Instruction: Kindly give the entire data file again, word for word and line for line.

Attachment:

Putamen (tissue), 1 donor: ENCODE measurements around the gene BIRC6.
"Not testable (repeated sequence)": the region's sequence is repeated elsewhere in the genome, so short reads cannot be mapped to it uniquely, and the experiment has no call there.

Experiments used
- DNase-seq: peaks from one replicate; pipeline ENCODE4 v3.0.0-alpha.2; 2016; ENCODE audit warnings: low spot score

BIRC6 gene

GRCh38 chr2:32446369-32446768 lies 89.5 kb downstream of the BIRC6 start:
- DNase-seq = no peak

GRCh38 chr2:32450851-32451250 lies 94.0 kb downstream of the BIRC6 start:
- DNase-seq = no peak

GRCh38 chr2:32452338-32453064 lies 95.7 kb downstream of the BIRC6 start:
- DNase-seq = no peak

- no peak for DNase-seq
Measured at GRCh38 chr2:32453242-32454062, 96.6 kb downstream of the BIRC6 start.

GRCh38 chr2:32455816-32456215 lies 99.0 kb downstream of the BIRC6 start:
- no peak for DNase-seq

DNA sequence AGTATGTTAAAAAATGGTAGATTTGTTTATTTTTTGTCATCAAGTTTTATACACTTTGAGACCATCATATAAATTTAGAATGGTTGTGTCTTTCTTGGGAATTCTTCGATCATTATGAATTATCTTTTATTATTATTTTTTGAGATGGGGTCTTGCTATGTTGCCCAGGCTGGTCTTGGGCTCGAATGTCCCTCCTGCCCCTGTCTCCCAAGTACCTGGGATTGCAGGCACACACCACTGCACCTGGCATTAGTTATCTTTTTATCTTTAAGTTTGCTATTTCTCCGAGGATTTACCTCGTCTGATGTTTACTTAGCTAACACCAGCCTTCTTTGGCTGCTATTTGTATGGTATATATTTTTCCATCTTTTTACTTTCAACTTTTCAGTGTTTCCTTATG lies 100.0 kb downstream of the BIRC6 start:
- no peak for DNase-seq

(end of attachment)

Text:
Putamen (tissue), 1 donor: ENCODE measurements around the gene BIRC6.
"Not testable (repeated sequence)": the region's sequence is repeated elsewhere in the genome, so short reads cannot be mapped to it uniquely, and the experiment has no call there.

Experiments used
- DNase-seq: peaks from one replicate; pipeline ENCODE4 v3.0.0-alpha.2; 2016; ENCODE audit warnings: low spot score

BIRC6 gene

GRCh38 chr2:32446369-32446768 lies 89.5 kb downstream of the BIRC6 start:
- DNase-seq = no peak

GRCh38 chr2:32450851-32451250 lies 94.0 kb downstream of the BIRC6 start:
- DNase-seq = no peak

GRCh38 chr2:32452338-32453064 lies 95.7 kb downstream of the BIRC6 start:
- DNase-seq = no peak

- no peak for DNase-seq
Measured at GRCh38 chr2:32453242-32454062, 96.6 kb downstream of the BIRC6 start.

GRCh38 chr2:32455816-32456215 lies 99.0 kb downstream of the BIRC6 start:
- no peak for DNase-seq

DNA sequence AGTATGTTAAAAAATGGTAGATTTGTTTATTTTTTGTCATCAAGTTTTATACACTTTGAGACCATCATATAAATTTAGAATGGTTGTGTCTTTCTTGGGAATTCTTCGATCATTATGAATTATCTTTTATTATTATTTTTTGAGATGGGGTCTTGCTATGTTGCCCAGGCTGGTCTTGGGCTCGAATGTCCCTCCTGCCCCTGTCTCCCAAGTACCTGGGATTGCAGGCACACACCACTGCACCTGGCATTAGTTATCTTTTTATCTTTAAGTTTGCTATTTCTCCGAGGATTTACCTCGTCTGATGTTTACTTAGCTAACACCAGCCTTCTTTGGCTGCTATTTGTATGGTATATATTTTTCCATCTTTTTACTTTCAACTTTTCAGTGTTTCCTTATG lies 100.0 kb downstream of the BIRC6 start:
- no peak for DNase-seq